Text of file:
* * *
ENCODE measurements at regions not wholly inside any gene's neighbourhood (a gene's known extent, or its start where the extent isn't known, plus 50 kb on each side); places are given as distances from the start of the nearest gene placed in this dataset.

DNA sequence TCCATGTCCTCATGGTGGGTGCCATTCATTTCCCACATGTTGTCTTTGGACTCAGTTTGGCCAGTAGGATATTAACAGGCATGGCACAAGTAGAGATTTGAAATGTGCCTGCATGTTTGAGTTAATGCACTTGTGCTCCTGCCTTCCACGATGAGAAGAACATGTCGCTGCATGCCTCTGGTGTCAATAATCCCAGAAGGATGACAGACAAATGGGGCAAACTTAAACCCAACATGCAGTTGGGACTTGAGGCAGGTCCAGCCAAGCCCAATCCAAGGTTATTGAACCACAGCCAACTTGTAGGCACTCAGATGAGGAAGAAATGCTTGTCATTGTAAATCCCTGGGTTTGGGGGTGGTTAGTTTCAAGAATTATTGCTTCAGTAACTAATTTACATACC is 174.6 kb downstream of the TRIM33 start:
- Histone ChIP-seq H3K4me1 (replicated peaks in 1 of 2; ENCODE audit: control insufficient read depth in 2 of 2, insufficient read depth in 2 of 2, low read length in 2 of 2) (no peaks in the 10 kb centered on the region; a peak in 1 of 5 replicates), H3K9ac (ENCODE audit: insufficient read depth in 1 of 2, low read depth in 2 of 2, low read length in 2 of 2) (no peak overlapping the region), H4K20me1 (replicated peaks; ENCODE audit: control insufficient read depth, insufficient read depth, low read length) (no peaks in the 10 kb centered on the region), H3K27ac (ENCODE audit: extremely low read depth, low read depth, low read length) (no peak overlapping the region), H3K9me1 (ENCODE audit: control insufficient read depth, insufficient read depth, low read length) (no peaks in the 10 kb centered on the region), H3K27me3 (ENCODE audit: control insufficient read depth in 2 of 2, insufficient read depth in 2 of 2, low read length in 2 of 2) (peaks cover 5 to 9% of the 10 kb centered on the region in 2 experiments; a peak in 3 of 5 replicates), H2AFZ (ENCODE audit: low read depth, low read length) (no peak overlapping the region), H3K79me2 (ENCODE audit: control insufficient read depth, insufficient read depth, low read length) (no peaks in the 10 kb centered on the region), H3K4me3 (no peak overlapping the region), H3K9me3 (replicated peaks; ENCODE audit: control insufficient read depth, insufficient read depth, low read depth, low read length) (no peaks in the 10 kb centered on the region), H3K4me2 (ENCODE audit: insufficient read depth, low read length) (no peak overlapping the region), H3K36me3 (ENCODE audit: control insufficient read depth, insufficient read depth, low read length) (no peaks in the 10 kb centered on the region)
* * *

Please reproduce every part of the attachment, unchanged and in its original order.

ENCODE measurements at regions not wholly inside any gene's neighbourhood (a gene's known extent, or its start where the extent isn't known, plus 50 kb on each side); places are given as distances from the start of the nearest gene placed in this dataset.

DNA sequence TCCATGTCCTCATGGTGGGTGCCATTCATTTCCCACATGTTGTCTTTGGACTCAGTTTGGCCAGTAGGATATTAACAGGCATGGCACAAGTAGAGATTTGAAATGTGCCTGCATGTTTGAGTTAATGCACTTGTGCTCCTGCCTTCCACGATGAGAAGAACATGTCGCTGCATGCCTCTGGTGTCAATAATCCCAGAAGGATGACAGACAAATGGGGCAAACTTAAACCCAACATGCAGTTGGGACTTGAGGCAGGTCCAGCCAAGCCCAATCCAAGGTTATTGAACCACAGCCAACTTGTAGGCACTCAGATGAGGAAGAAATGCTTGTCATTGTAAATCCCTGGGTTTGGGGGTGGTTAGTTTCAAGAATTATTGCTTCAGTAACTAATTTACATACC is 174.6 kb downstream of the TRIM33 start:
- Histone ChIP-seq H3K4me1 (replicated peaks in 1 of 2; ENCODE audit: control insufficient read depth in 2 of 2, insufficient read depth in 2 of 2, low read length in 2 of 2) (no peaks in the 10 kb centered on the region; a peak in 1 of 5 replicates), H3K9ac (ENCODE audit: insufficient read depth in 1 of 2, low read depth in 2 of 2, low read length in 2 of 2) (no peak overlapping the region), H4K20me1 (replicated peaks; ENCODE audit: control insufficient read depth, insufficient read depth, low read length) (no peaks in the 10 kb centered on the region), H3K27ac (ENCODE audit: extremely low read depth, low read depth, low read length) (no peak overlapping the region), H3K9me1 (ENCODE audit: control insufficient read depth, insufficient read depth, low read length) (no peaks in the 10 kb centered on the region), H3K27me3 (ENCODE audit: control insufficient read depth in 2 of 2, insufficient read depth in 2 of 2, low read length in 2 of 2) (peaks cover 5 to 9% of the 10 kb centered on the region in 2 experiments; a peak in 3 of 5 replicates), H2AFZ (ENCODE audit: low read depth, low read length) (no peak overlapping the region), H3K79me2 (ENCODE audit: control insufficient read depth, insufficient read depth, low read length) (no peaks in the 10 kb centered on the region), H3K4me3 (no peak overlapping the region), H3K9me3 (replicated peaks; ENCODE audit: control insufficient read depth, insufficient read depth, low read depth, low read length) (no peaks in the 10 kb centered on the region), H3K4me2 (ENCODE audit: insufficient read depth, low read length) (no peak overlapping the region), H3K36me3 (ENCODE audit: control insufficient read depth, insufficient read depth, low read length) (no peaks in the 10 kb centered on the region)